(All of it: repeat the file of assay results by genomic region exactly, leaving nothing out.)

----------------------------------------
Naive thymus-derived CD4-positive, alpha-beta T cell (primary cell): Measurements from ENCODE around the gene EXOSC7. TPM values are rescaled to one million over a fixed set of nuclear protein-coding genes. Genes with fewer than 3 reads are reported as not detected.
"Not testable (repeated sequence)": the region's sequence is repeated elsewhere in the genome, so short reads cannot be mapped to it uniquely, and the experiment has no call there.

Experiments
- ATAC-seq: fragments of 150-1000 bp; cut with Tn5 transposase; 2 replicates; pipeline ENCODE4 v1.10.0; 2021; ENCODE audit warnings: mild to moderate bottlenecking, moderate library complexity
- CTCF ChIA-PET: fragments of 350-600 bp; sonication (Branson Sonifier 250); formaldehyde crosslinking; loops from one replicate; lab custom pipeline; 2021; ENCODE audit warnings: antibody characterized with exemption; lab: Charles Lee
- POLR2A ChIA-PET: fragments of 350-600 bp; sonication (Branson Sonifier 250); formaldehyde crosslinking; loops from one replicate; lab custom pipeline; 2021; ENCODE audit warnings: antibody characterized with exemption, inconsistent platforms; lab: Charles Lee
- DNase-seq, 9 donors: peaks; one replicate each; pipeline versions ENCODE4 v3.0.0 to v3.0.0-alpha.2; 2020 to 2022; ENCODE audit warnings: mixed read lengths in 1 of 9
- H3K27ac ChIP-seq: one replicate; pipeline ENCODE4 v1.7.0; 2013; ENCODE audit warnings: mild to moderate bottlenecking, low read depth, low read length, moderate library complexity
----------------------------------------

Naive thymus-derived CD4-positive, alpha-beta T cell (primary cell): Measurements from ENCODE around the gene EXOSC7. TPM values are rescaled to one million over a fixed set of nuclear protein-coding genes. Genes with fewer than 3 reads are reported as not detected.
"Not testable (repeated sequence)": the region's sequence is repeated elsewhere in the genome, so short reads cannot be mapped to it uniquely, and the experiment has no call there.

Experiments
- ATAC-seq: fragments of 150-1000 bp; cut with Tn5 transposase; 2 replicates; pipeline ENCODE4 v1.10.0; 2021; ENCODE audit warnings: mild to moderate bottlenecking, moderate library complexity
- CTCF ChIA-PET: fragments of 350-600 bp; sonication (Branson Sonifier 250); formaldehyde crosslinking; loops from one replicate; lab custom pipeline; 2021; ENCODE audit warnings: antibody characterized with exemption; lab: Charles Lee
- POLR2A ChIA-PET: fragments of 350-600 bp; sonication (Branson Sonifier 250); formaldehyde crosslinking; loops from one replicate; lab custom pipeline; 2021; ENCODE audit warnings: antibody characterized with exemption, inconsistent platforms; lab: Charles Lee
- DNase-seq, 9 donors: peaks; one replicate each; pipeline versions ENCODE4 v3.0.0 to v3.0.0-alpha.2; 2020 to 2022; ENCODE audit warnings: mixed read lengths in 1 of 9
- H3K27ac ChIP-seq: one replicate; pipeline ENCODE4 v1.7.0; 2013; ENCODE audit warnings: mild to moderate bottlenecking, low read depth, low read length, moderate library complexity